Mismanagement (see above), as well as the financial decision to take on a federal contract with Immigration and Customs Enforcement (ICE) in order to keep the jail in business. Morrow is one of the least-populated counties in Ohio, ranking 69 out of 88 according to the U.S. Census. The size of its population cannot support its own jail; indeed, other counties in Ohio with even larger populations use regional rather than county jails for this reason.
To keep Morrow County Jail open, the County decided to start holding federal immigration detainees for ICE, people who are accused of civil paperwork violations and are fighting their cases in immigration court. The federal government pays Morrow County $68.83 a day to feed, clothe, and care for each immigration detainee. Currently, the male population in the jail is 76% immigrant and 14% U.S.-born. In a county that is 99.6% U.S.-born, these inmates are not local. They come from across the state and even beyond, making the problems at Morrow County Jail a statewide and federal concern.
The COVID crisis is not the onset of the problems at Morrow County Jail, it has just raised the stakes for human life. In 2015, the Office of Detention Oversight at Enforcement and Removal Operations at ICE conducted a compliance inspection of the jail and found 55 violations. In February 2020, Freedom for Immigrants reported a series of violations that match conditions in the facility today. Lack of soap and hygiene products, forcing inmates to wear the same clothes for over a week, dirty bathrooms, failure to provide sufficient medical care, and other indignities that were previously harmful have now become deadly.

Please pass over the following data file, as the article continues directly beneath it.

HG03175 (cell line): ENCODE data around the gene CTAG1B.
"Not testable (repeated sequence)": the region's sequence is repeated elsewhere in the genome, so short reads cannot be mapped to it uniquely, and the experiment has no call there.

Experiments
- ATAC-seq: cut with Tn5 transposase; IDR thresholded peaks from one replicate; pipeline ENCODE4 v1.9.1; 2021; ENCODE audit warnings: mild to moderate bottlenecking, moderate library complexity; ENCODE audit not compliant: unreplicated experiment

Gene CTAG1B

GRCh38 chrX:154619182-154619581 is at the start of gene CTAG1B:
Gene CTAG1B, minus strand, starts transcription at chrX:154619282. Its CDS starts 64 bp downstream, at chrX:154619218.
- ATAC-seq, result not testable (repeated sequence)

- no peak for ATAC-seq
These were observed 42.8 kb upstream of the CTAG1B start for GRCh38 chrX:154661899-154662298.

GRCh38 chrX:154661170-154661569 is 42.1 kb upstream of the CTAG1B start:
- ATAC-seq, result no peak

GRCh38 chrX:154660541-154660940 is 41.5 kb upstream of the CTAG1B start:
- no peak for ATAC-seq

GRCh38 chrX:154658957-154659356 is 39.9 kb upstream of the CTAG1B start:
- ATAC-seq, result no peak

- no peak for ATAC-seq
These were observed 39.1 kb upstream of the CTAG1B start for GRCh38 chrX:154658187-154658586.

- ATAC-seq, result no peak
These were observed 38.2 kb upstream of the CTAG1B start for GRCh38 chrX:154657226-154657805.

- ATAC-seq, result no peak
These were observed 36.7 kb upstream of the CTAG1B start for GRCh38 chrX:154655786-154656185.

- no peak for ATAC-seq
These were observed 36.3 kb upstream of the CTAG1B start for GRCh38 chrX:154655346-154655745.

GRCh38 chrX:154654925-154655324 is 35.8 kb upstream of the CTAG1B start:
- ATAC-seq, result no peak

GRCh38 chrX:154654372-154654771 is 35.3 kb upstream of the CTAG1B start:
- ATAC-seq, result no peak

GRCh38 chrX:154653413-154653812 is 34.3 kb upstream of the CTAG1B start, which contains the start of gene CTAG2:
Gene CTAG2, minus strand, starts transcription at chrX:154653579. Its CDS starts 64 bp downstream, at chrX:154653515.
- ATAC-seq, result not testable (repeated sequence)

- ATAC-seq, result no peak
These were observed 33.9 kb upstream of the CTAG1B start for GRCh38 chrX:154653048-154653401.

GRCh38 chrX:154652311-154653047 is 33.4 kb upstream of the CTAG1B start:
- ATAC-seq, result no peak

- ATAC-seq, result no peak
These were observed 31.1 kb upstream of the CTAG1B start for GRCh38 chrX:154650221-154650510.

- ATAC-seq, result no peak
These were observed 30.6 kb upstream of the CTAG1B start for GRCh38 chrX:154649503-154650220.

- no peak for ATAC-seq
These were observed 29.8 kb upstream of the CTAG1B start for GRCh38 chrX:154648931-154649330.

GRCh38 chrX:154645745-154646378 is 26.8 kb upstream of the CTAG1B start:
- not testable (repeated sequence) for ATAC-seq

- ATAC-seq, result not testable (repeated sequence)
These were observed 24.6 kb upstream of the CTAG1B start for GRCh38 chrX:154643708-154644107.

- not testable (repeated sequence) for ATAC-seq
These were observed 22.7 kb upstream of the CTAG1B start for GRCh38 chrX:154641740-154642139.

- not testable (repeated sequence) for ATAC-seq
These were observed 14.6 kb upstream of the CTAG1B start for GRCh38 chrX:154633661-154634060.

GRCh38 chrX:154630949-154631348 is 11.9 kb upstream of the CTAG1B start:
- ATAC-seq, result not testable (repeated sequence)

In 2018, the Ohio Department of Rehabilitation and Correction inspected the Morrow County Jail and found it to be out of compliance with numerous “essential” and “important” requirements contained in the Standards for Jails in Ohio. These violations included failures to 1) conduct health assessments of new detainees; 2) ensure medications are dispensed by trained personnel and there is a plan in place to handle incoming medications; 3) provide the required amount of sleeping space; and 4) provide clean mattresses, linens, towels, and blankets.
The jail was also found out of compliance with the standard that requires them to review, on an annual basis, “the fundamental aspects of the jail’s health/mental health care system, including but not limited to: access to care; the intake process; emergency care and hospitalizations; and, adverse inmate occurrences, including all deaths.” Simply put, the ODRC inspection showed that Morrow County Jail did not have the health or hygiene systems in place to handle a pandemic like COVID-19.
When Morrow County agreed to carry out ICE detention they made a financial decision. Now, this decision has put everyone’s life at risk–ICE detainees, individuals there in criminal custody, jail staff, and anyone who interacts with them. It’s time for Morrow County to cancel the contract with ICE and close the jail. People’s lives are at stake.